This paper begins by mapping out the ways in which new private house-building may impinge on two of the key themes of contemporary urban policy, economic competitiveness and social cohesion. It then examines aspects of this relationship in more depth, drawing on evidence from Central Scotland. First, it considers the pattern of new housing provision in two adjacent city regions. Second, it examines buyers' choice of new housing per se and between higher density, urban locations versus lower density suburban locations for new housing. Third, it looks at the role of new building in promoting social cohesion/integration. A mixture of sources of evidence are drawn on, particularly surveys of residents of selected new housing schemes and existing neighbourhoods in Central Scotland, but also linked analyses of planning and market data. The conclusions draw attention to the significant role of new housebuilding in supporting city competitiveness and regeneration, at the same time as its rather uneven contribution to sustainability and balanced communities becomes apparent. This leads to some positive pointers for policy while recognising the inherent conflicts between different dimensions of social cohesion.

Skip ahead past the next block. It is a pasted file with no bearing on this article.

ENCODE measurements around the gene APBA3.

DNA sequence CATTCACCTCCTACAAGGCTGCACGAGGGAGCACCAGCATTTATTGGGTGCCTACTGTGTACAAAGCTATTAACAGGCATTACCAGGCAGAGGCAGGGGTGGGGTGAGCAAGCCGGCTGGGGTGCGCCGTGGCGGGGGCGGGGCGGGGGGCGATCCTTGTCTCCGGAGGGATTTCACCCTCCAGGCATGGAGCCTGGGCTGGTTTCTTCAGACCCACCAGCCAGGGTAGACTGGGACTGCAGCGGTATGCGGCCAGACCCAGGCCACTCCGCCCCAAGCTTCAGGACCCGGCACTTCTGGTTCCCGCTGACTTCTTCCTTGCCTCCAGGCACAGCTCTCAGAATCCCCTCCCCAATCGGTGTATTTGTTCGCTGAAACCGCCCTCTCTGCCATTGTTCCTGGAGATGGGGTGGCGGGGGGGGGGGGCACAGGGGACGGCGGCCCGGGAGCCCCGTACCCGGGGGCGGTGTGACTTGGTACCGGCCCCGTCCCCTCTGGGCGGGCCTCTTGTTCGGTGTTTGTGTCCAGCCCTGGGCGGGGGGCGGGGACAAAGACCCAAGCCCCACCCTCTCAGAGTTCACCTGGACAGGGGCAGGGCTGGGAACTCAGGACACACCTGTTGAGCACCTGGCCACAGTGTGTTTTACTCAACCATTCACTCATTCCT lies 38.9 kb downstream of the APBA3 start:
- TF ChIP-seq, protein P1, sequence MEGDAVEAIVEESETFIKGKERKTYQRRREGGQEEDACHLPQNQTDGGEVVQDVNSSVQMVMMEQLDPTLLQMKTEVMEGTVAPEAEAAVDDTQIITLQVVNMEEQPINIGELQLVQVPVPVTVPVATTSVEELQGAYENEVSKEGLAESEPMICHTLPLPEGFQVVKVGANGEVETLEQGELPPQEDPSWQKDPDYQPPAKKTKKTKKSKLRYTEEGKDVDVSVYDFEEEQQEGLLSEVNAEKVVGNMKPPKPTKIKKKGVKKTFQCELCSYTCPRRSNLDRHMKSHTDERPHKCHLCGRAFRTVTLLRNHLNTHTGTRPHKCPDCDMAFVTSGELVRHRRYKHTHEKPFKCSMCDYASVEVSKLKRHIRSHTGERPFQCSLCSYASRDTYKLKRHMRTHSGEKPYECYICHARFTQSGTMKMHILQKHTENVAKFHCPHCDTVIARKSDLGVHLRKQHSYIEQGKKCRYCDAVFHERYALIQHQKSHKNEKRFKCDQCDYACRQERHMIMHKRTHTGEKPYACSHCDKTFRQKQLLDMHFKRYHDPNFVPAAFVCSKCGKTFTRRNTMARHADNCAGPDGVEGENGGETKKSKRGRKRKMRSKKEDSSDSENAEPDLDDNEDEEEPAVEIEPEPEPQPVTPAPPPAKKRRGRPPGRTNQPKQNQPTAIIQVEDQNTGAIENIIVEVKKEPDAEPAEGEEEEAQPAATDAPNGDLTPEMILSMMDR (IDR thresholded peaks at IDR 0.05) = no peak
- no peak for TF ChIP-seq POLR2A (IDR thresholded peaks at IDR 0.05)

- New housing